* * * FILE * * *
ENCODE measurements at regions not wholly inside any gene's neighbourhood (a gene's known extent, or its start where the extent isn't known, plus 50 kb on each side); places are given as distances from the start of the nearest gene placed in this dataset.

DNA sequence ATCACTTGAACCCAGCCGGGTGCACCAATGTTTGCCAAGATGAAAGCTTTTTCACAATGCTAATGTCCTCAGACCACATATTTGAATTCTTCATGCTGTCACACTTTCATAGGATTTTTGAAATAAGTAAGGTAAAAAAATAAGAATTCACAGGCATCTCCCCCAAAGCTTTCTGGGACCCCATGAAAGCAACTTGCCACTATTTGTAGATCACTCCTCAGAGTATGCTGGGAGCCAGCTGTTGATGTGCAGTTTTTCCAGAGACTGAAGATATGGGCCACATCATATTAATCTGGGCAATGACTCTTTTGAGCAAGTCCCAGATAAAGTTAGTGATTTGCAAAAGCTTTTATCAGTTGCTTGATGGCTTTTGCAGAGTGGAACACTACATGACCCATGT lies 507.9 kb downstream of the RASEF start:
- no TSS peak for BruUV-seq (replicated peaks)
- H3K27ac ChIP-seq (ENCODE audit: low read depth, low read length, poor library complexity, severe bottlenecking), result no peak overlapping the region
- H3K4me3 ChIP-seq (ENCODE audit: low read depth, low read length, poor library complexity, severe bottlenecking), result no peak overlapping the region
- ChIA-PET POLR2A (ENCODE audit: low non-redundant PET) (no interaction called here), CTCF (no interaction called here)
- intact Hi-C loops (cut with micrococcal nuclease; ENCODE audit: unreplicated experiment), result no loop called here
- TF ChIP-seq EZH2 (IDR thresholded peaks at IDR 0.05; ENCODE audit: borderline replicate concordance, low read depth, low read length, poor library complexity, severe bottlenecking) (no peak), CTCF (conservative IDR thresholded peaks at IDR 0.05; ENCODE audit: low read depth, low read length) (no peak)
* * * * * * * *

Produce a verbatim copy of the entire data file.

ENCODE measurements at regions not wholly inside any gene's neighbourhood (a gene's known extent, or its start where the extent isn't known, plus 50 kb on each side); places are given as distances from the start of the nearest gene placed in this dataset.

DNA sequence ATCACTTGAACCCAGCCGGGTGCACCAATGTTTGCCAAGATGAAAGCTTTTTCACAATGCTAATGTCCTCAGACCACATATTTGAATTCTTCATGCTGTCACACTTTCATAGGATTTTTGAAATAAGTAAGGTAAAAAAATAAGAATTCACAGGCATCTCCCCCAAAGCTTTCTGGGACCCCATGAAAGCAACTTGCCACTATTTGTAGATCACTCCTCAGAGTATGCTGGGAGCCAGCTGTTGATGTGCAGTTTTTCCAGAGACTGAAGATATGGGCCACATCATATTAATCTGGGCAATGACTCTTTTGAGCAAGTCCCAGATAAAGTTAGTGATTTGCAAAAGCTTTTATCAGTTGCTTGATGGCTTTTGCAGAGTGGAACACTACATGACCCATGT lies 507.9 kb downstream of the RASEF start:
- no TSS peak for BruUV-seq (replicated peaks)
- H3K27ac ChIP-seq (ENCODE audit: low read depth, low read length, poor library complexity, severe bottlenecking), result no peak overlapping the region
- H3K4me3 ChIP-seq (ENCODE audit: low read depth, low read length, poor library complexity, severe bottlenecking), result no peak overlapping the region
- ChIA-PET POLR2A (ENCODE audit: low non-redundant PET) (no interaction called here), CTCF (no interaction called here)
- intact Hi-C loops (cut with micrococcal nuclease; ENCODE audit: unreplicated experiment), result no loop called here
- TF ChIP-seq EZH2 (IDR thresholded peaks at IDR 0.05; ENCODE audit: borderline replicate concordance, low read depth, low read length, poor library complexity, severe bottlenecking) (no peak), CTCF (conservative IDR thresholded peaks at IDR 0.05; ENCODE audit: low read depth, low read length) (no peak)